Requesting Features Is Hard

 

There are a million blog posts about vague client requirements… and this is one of them.

As a designer, this is the design or spec document that you want to give your programmer:

Of course, that’s the ideal scenario — a document that perfectly covers the feature. Nothing missing, nothing extra, nothing incorrect. (Har, har.) In reality, this is closer to an actual document:

Design or spec document versus ideal feature needs

Woah! Look at all that red area with undefined functionality. Of course, this is still a very straight-to-the-point documentation, with no extras and no fluff. In reality:

Design or spec document versus actual feature needs

As a designer, your design or spec document is not perfect, and that is fine. We are making a product, not documentation. It is expected that specs are ambiguous, incomplete, have non-essential remarks, don’t cover edge cases, etc.

So, as a designer, you (really should) expect questions. In your mind, you probably see this:

Ideal questions about incomplete design spec

Wouldn’t that be nice? Three big questions, everything answered, off to the coding land! But how exactly did the questions get so big to cover this much unanswered territory (and were still quick to answer)? More importantly, if they were so easy to ask and answer, why weren’t they covered to begin with?

Well, that’s because that’s not how questions work. Questions are a tedious, imprecise ordeal. Questions are human and humans can only hope to get through them quickly.

Actual questions about incomplete design spec

Some questions turn out irrelevant, some are already covered, some overlap. And it still doesn’t even remotely cover it all!

If I had to broadly advise designers about their feature documentation, then:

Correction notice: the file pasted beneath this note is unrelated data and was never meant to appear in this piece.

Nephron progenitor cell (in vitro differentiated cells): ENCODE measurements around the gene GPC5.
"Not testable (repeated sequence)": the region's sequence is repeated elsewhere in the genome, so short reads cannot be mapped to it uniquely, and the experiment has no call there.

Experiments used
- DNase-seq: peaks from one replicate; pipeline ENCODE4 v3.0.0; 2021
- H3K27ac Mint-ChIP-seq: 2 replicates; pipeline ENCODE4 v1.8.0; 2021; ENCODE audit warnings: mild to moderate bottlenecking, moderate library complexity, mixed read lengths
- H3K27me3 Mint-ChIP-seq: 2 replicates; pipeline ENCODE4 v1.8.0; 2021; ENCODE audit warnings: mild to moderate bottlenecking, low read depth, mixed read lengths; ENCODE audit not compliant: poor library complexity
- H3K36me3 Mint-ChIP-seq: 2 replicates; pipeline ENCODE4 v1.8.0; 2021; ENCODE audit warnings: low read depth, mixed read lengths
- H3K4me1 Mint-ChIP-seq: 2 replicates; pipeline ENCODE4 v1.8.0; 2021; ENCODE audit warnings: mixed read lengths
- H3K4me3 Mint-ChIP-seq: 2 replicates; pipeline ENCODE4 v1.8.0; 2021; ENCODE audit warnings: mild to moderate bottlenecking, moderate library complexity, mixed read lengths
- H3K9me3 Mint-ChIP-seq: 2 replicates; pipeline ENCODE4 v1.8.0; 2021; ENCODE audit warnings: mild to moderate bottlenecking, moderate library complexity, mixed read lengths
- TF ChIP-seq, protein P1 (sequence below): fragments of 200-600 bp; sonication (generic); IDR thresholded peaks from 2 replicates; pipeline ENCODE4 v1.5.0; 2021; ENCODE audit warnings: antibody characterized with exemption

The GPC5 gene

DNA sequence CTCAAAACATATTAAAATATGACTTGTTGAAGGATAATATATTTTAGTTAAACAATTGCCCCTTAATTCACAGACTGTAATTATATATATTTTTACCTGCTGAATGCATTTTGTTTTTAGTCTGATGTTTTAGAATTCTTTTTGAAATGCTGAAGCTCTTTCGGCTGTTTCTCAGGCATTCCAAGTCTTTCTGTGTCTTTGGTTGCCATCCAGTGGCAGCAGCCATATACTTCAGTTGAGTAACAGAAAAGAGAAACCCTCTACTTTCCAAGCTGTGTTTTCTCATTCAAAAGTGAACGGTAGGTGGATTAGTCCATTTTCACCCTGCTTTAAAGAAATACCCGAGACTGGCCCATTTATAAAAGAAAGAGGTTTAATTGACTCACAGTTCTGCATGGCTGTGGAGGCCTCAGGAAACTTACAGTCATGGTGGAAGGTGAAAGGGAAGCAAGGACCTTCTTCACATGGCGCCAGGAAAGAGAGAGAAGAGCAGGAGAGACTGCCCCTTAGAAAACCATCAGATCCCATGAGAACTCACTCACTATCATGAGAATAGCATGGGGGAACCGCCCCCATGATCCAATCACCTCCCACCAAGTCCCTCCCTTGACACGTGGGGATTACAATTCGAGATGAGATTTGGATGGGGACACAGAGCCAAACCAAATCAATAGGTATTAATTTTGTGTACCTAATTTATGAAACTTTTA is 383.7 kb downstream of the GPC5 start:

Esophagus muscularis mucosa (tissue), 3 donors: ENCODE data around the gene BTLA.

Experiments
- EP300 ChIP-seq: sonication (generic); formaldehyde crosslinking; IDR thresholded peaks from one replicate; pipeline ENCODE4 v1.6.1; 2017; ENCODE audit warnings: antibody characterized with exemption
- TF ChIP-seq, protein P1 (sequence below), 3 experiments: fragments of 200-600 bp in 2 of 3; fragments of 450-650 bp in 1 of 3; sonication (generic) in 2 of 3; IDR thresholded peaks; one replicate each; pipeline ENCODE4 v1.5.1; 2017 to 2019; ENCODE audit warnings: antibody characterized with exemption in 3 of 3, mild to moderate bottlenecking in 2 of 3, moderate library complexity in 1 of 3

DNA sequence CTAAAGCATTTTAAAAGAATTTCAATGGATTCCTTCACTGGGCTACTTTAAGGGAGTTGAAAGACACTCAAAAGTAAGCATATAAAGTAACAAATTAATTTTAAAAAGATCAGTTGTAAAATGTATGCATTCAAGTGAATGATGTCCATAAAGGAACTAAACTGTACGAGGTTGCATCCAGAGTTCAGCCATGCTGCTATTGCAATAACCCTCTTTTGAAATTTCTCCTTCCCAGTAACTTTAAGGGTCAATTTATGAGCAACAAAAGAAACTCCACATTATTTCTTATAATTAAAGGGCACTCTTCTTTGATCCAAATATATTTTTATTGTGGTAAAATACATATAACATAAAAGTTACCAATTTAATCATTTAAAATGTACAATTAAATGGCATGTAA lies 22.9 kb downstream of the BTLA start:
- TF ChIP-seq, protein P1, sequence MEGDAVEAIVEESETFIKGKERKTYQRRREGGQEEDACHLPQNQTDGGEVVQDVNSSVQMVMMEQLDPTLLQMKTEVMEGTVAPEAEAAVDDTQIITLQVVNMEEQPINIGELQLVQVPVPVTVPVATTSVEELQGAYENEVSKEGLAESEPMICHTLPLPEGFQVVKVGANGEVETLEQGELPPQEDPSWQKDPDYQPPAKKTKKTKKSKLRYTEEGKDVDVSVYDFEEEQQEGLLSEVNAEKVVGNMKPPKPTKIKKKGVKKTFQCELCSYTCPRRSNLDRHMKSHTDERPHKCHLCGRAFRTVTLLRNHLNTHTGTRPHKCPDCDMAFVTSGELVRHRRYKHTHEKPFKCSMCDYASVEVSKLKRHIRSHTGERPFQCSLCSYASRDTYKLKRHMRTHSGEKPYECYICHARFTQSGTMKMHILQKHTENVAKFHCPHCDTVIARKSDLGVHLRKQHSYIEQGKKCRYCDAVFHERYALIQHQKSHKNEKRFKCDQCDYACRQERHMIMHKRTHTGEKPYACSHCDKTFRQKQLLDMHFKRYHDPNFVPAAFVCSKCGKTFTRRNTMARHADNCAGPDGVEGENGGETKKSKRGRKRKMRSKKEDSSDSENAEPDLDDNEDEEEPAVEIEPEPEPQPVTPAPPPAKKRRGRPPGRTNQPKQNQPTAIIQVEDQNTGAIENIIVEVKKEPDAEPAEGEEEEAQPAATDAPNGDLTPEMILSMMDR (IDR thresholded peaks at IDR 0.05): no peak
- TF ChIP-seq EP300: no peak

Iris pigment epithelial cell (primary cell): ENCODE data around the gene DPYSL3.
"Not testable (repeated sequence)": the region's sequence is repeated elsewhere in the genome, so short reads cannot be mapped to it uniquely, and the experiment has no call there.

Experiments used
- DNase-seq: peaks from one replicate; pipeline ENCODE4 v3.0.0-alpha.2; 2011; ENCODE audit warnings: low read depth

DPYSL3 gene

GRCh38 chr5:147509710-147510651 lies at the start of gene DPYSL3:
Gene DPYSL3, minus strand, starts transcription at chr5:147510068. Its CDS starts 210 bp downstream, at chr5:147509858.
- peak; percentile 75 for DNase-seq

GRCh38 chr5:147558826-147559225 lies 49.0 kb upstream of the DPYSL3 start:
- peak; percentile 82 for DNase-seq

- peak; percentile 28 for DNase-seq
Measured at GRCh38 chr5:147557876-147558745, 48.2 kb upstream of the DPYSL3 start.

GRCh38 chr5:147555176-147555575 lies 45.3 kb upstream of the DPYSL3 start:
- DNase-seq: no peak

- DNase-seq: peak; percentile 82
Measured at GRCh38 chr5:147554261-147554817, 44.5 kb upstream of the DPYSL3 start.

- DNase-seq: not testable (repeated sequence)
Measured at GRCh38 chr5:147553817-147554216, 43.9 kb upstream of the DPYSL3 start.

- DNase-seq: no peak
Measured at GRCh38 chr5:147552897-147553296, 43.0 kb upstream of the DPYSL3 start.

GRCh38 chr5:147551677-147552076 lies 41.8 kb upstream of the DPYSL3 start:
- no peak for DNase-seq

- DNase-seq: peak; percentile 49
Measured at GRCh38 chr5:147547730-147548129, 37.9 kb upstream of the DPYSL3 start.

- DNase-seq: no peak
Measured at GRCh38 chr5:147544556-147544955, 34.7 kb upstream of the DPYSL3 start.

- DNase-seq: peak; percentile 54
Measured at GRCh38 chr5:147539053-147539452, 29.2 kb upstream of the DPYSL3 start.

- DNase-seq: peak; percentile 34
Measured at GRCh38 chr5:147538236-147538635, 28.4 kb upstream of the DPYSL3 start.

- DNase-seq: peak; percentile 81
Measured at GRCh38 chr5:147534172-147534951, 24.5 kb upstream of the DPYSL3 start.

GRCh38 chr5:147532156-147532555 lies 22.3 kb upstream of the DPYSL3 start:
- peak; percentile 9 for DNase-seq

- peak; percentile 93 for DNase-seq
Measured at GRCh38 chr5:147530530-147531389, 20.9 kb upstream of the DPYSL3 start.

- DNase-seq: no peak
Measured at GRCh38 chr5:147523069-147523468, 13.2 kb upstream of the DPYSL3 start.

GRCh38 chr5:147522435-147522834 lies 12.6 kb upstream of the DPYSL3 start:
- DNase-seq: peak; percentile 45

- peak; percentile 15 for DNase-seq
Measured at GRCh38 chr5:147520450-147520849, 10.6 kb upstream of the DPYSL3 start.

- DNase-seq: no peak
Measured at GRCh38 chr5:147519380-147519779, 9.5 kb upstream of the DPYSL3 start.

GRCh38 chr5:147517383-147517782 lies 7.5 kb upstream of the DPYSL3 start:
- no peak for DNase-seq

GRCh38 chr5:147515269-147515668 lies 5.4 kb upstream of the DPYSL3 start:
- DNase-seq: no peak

1. Be ready for lots of “stupid” questions. Programming is about solving problems and solving problems requires clarity, no matter how obvious the answers are. Be ready that your documentation isn’t nearly as good or complete as you expected.
  2. You may have a clear idea in your mind, but something blatantly obvious to you may be a novel concept to someone else. I highly recommend you to read the Door Design Problem.
  3. Don’t rush the answer. Sometimes you’ll get a question you hadn’t considered at all and you’ll be tempted to answer straight away because you’re put on the spot.
  4. Iterate on feedback. It’s cheaper to change things in a design spec than it is in the code. You don’t want to discover “incorrectly” implemented features because you didn’t explain them right.
  5. Ultimately, just tell the programmer — do it yourself. You cannot answer every detail, and it’s time to surrender the design flag.

Finally, a feature is not made for your programmer and they don’t have to like it in all it’s unimplemented glory. It is for your players. Allow your programmer to riddle your design full of holes. Criticism is good. If you can anticipate and work with the worst of your feature, the best of it will shine. Often you’ll find that you thought something simple and straight-forward is actually complex and highly intertwined. Besides, considering all the details will give you better time estimates.

And most of all: be weary when the programmer doesn’t ask any questions. We’ve established (hopefully) that your design isn’t perfect. Short of being a mind-reader, neither are your programmers. Don’t trust an unqualified “will do”. Someone might be getting in over their head.

Question size versus documentation size

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